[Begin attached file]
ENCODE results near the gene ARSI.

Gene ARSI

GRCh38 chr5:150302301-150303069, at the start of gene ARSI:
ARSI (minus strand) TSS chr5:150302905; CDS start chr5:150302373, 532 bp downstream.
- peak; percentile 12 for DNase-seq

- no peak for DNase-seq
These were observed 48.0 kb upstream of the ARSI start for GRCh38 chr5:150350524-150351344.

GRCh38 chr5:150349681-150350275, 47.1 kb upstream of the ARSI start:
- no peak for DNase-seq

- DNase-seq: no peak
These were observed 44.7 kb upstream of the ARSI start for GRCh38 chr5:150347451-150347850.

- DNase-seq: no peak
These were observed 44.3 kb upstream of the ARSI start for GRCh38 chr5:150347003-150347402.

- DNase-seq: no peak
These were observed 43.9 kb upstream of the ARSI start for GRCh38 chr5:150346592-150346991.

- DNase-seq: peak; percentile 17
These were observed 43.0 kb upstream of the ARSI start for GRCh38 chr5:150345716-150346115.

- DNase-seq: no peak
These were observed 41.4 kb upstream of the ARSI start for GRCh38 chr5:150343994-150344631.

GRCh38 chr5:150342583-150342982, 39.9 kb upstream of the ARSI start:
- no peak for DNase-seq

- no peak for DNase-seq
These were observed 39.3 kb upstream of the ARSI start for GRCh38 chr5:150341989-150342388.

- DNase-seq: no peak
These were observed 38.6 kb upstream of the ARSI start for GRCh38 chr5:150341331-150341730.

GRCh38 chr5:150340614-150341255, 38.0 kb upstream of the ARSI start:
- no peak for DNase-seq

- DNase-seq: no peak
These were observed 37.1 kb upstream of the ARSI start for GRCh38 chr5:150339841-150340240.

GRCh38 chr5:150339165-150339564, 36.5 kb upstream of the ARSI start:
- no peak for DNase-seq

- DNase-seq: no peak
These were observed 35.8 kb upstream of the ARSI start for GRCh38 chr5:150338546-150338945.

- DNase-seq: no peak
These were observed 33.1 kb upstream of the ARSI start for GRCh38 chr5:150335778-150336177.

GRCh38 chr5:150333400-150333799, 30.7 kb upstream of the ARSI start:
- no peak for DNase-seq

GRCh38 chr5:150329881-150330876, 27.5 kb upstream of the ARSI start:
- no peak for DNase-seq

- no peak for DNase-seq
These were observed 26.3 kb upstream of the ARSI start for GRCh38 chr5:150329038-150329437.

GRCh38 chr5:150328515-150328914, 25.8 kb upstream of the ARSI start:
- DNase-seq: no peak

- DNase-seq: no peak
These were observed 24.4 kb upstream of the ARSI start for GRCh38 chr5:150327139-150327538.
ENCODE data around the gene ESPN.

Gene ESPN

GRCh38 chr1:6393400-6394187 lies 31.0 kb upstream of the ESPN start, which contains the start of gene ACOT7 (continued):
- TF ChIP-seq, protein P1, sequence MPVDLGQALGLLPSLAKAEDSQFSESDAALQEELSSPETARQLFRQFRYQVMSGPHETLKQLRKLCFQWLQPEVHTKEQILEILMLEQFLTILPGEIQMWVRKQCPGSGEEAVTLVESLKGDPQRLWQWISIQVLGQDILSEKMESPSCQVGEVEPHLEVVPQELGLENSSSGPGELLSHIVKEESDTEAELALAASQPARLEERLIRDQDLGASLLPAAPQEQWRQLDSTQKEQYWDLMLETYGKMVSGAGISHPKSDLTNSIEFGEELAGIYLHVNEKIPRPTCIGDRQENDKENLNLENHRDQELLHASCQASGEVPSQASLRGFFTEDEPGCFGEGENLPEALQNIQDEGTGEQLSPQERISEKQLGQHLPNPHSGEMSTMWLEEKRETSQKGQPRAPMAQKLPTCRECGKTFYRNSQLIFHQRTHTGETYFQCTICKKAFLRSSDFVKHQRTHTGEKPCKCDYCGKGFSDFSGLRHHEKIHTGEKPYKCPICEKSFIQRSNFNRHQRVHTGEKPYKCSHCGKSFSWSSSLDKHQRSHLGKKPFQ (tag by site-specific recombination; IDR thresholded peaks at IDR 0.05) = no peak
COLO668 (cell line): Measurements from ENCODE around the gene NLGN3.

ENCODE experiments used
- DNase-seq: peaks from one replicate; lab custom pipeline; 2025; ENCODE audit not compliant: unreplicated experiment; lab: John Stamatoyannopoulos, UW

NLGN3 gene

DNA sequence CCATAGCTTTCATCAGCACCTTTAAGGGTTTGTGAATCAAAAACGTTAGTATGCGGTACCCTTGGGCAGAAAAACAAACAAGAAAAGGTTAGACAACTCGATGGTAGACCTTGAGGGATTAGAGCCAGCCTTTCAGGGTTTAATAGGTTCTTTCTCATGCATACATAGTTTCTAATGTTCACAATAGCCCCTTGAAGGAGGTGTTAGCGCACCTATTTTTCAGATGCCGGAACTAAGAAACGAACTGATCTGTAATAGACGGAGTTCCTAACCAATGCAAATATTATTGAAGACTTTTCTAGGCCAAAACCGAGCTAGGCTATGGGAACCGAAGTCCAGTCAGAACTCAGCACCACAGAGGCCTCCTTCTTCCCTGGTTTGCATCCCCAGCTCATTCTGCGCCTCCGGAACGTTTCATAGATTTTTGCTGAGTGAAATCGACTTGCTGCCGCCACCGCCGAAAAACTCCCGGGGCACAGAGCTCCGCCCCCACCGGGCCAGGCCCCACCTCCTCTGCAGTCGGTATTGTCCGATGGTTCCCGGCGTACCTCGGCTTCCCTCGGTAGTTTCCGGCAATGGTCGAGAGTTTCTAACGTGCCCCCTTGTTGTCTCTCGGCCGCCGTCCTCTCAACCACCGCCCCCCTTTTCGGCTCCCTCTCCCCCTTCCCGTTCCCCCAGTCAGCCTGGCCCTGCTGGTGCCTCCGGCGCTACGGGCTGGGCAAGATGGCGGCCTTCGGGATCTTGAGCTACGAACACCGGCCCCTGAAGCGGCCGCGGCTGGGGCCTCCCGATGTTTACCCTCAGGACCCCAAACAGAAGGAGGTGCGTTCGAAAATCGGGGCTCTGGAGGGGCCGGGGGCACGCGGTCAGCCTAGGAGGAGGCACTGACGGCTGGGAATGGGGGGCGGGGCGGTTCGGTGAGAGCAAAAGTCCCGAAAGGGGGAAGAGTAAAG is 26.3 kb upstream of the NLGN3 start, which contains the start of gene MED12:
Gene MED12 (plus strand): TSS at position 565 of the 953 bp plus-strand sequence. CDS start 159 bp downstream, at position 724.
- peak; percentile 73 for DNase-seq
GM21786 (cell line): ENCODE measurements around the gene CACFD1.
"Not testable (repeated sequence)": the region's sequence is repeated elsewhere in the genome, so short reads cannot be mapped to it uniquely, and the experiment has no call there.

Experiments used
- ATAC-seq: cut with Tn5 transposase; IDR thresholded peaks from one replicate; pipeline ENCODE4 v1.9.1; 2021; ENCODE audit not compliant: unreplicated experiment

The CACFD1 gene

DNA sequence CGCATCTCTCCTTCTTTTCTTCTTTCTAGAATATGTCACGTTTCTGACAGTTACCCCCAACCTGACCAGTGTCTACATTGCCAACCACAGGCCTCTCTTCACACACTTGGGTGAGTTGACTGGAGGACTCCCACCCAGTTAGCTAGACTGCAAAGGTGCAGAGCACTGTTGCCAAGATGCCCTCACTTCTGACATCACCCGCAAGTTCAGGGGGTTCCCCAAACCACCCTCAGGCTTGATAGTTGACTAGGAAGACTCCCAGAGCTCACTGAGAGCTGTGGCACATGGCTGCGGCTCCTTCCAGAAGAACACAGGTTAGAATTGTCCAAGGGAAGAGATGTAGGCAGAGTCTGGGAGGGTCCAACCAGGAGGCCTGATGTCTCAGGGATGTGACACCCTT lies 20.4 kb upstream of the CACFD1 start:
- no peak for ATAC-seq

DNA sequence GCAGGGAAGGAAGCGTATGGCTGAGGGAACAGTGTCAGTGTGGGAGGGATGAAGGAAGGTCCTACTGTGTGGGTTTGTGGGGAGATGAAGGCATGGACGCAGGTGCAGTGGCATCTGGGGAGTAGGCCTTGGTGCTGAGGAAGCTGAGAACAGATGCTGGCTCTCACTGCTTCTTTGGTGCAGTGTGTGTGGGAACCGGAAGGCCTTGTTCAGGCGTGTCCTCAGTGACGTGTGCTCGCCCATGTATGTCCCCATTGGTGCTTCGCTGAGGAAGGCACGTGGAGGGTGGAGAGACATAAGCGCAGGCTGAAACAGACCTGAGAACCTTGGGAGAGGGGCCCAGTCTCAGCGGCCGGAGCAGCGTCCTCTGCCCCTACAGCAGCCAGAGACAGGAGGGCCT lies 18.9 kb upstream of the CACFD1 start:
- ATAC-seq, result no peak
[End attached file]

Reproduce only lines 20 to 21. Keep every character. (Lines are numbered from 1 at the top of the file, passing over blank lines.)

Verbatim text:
GRCh38 chr5:150342583-150342982, 39.9 kb upstream of the ARSI start:
- no peak for DNase-seq